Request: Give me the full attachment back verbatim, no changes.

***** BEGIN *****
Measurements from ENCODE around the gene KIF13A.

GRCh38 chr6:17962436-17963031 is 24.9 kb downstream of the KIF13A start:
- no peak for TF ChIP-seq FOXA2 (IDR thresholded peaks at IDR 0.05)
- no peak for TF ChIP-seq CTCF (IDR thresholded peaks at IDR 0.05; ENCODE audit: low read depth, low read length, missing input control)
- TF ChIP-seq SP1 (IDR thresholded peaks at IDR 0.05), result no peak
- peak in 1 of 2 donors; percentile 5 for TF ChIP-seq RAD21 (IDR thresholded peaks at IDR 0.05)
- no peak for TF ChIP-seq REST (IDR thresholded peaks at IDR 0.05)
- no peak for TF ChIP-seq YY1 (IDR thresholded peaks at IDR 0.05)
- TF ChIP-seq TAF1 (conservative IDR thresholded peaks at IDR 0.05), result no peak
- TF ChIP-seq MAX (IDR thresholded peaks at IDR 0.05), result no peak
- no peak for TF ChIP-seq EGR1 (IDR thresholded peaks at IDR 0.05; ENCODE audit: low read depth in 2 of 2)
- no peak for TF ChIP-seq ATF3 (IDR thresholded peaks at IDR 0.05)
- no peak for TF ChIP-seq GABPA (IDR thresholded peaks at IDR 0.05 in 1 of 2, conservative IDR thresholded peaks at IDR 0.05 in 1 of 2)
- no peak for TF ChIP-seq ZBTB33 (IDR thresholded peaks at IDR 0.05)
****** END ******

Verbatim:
Measurements from ENCODE around the gene KIF13A.

GRCh38 chr6:17962436-17963031 is 24.9 kb downstream of the KIF13A start:
- no peak for TF ChIP-seq FOXA2 (IDR thresholded peaks at IDR 0.05)
- no peak for TF ChIP-seq CTCF (IDR thresholded peaks at IDR 0.05; ENCODE audit: low read depth, low read length, missing input control)
- TF ChIP-seq SP1 (IDR thresholded peaks at IDR 0.05), result no peak
- peak in 1 of 2 donors; percentile 5 for TF ChIP-seq RAD21 (IDR thresholded peaks at IDR 0.05)
- no peak for TF ChIP-seq REST (IDR thresholded peaks at IDR 0.05)
- no peak for TF ChIP-seq YY1 (IDR thresholded peaks at IDR 0.05)
- TF ChIP-seq TAF1 (conservative IDR thresholded peaks at IDR 0.05), result no peak
- TF ChIP-seq MAX (IDR thresholded peaks at IDR 0.05), result no peak
- no peak for TF ChIP-seq EGR1 (IDR thresholded peaks at IDR 0.05; ENCODE audit: low read depth in 2 of 2)
- no peak for TF ChIP-seq ATF3 (IDR thresholded peaks at IDR 0.05)
- no peak for TF ChIP-seq GABPA (IDR thresholded peaks at IDR 0.05 in 1 of 2, conservative IDR thresholded peaks at IDR 0.05 in 1 of 2)
- no peak for TF ChIP-seq ZBTB33 (IDR thresholded peaks at IDR 0.05)